Reference to Jesus in this speech is truncated to the abrupt “man whom he chose” who will execute judgement on that day (17:31). Jesus is not even identified by name! In previous speeches, God has related to humanity through events in the history of Israel (Paul, 13:17-22; see also Stephen’s speech, 7:1-53) but pre-eminently through Jesus (see 2:22-36 and 13:23-39). In Paul’s Areopagus speech, God’s relationship to humanity is described, without reference to Jesus, in terms of God’s creative and systematising activity (17:24-26), humanity’s quest for God (17:27), and the consequent indwelling of human beings in the divine being (17:28).
The speech is radically different from earlier speeches in Acts, in two ways: God’s presence is described in philosophical rather than historical terms, and the texts cited to support the argument are drawn from Greek writers rather than the Jewish scriptures. “Your own poets” (17:28) introduces a quotation from Aratus (Phaenom. 5, cited by Eusebius, Prep. Evang. 666b) whilst there are affinities with Stoic writers in the clause “in him we live and move and have our being” (Dio Chrysostom, Or. 12.27-28).
The claim about the antiquity of the beliefs which Paul articulates has been a consistent element in his previous speeches in Acts, although it is usually couched in terms of the fulfilment of prophecy because of his Jewish audiences (see 13:33-37).
However, this speech still has features in common with the earlier speeches of Acts — for each speech interprets human existence in terms of being in relation to God, whether that be expressed in Jewish terms or hellenistic terms. Paul’s Areopagus speech is thus a notable variant of the established pattern — yet it must be regarded as nothing more than a variant, since it still uses language about God to shape the message.
The response to Paul’s speech in Athens follows the pattern seen throughout Paul’s journeys to this point, namely, a divided response of acceptance and rejection (see 13:4-12). A subtle difference here is the reversal of order; rather than first noting those who show interest in Paul’s message, Luke draws attention to those who mocked (17:32a), before providing more details concerning those who sought to know more (17:32b) and those individuals—Dionysius, Damaris, and others unnamed—who believed (17:34).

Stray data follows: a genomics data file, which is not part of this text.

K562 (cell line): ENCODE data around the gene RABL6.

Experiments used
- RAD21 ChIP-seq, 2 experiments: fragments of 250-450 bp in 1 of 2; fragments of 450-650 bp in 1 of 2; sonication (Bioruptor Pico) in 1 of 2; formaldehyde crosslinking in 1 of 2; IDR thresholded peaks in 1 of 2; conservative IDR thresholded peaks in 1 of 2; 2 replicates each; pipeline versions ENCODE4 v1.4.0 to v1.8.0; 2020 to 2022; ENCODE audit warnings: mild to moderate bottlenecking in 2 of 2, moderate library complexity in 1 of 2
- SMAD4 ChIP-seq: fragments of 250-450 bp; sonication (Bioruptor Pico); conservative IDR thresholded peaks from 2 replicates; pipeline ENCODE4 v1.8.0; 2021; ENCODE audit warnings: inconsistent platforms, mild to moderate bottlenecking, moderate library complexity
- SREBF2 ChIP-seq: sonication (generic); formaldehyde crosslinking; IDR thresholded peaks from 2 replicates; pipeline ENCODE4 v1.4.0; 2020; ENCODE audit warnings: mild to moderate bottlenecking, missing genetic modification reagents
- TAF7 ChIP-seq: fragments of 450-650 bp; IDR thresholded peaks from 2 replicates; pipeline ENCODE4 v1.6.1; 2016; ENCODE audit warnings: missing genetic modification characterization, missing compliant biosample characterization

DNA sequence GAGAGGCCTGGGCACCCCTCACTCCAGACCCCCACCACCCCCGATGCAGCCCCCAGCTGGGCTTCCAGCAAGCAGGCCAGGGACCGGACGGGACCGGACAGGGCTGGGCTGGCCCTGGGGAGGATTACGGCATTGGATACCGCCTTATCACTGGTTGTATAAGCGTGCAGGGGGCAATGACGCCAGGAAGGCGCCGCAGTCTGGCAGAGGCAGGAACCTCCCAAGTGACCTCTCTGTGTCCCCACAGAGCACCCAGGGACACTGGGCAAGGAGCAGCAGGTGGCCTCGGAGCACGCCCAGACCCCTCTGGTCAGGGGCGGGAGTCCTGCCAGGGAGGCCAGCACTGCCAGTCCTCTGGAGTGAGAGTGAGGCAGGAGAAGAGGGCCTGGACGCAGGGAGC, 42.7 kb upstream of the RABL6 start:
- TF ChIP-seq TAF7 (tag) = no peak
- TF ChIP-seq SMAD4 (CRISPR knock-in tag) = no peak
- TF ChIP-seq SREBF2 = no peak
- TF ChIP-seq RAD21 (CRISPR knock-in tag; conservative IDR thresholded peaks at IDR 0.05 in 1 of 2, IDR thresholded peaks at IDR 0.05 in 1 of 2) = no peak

Some scholars note the distinctive nature of this speech, and the rejection by some, and consider that it therefore indicates Paul’s failure in Athens. This, they maintain, led to a new missionary strategy which is articulated in 1 Corinthians. They cite 1 Cor 2:1-2, “I did not come proclaiming the mystery of God to you in lofty words or wisdom … I decided to know nothing among you except Jesus Christ, and him crucified” as an expression of Paul’s rejection of philosophical argumentation, as we see in the Areopagus speech.
I don’t agree. Rather, this account emphasises Paul’s success in the cultural capital of Greece. That’s why Luke has crafted this scene so carefully. Athens was an important intellectual centre. The Gospel now has a foothold in the wider hellenised world. It is clearly reaching out beyond Judaism. Paul continues on his way to Rome (28:14), and thus enables the good news to reach to “the ends of the earth” (1:8).
This blog is based on a section of my commentary on Acts in the Eerdmans Commentary on the Bible, ed. Dunn and Rogerson (Eerdmans, 2003).
For a fine reflective prayer on this passage by Sarah Agnew, see http://praythestory.blogspot.com/2020/05/to-god-we-do-not-know.html